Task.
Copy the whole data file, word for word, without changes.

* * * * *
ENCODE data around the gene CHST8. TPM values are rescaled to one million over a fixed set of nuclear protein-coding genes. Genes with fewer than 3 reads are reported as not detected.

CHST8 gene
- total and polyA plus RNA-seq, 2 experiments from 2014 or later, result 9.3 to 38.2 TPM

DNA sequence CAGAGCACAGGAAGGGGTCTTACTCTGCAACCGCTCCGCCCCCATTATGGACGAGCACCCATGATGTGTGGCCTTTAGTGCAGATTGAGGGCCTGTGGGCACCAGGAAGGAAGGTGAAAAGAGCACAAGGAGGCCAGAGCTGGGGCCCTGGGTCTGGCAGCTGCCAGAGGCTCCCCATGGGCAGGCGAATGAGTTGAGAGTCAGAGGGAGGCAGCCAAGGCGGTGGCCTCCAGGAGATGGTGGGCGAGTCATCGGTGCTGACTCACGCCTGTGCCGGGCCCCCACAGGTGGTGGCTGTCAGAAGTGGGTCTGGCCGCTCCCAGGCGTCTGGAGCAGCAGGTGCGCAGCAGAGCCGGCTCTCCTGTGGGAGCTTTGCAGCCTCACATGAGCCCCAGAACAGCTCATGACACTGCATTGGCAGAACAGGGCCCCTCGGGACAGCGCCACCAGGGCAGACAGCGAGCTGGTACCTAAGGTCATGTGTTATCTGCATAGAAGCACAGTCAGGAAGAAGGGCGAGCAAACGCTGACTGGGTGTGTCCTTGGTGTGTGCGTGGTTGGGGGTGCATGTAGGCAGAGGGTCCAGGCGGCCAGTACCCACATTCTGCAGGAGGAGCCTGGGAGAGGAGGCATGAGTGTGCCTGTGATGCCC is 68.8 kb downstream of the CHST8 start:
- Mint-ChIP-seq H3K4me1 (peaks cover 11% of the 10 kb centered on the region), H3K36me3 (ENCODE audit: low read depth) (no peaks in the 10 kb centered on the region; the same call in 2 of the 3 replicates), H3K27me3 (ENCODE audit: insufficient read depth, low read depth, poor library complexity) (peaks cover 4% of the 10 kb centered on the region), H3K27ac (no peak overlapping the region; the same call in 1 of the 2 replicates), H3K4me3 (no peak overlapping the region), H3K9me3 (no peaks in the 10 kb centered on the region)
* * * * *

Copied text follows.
ENCODE data around the gene CHST8. TPM values are rescaled to one million over a fixed set of nuclear protein-coding genes. Genes with fewer than 3 reads are reported as not detected.

CHST8 gene
- total and polyA plus RNA-seq, 2 experiments from 2014 or later, result 9.3 to 38.2 TPM

DNA sequence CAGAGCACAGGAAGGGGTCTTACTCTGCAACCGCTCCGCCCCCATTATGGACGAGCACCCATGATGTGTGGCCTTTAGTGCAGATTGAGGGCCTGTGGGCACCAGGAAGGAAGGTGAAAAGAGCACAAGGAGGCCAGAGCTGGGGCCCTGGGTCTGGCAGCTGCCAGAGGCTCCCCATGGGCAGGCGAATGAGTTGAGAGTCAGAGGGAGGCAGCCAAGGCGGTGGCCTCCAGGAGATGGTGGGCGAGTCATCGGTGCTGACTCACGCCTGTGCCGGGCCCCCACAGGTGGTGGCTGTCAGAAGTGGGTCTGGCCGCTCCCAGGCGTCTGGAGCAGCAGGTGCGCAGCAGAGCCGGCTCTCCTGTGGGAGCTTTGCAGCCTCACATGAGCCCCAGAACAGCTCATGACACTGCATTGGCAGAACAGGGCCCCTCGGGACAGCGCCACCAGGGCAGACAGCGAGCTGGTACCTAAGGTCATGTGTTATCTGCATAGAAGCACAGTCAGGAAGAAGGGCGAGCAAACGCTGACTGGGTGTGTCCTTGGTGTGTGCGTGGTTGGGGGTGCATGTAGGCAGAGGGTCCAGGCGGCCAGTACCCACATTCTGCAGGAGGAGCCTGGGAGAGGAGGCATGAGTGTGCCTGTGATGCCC is 68.8 kb downstream of the CHST8 start:
- Mint-ChIP-seq H3K4me1 (peaks cover 11% of the 10 kb centered on the region), H3K36me3 (ENCODE audit: low read depth) (no peaks in the 10 kb centered on the region; the same call in 2 of the 3 replicates), H3K27me3 (ENCODE audit: insufficient read depth, low read depth, poor library complexity) (peaks cover 4% of the 10 kb centered on the region), H3K27ac (no peak overlapping the region; the same call in 1 of the 2 replicates), H3K4me3 (no peak overlapping the region), H3K9me3 (no peaks in the 10 kb centered on the region)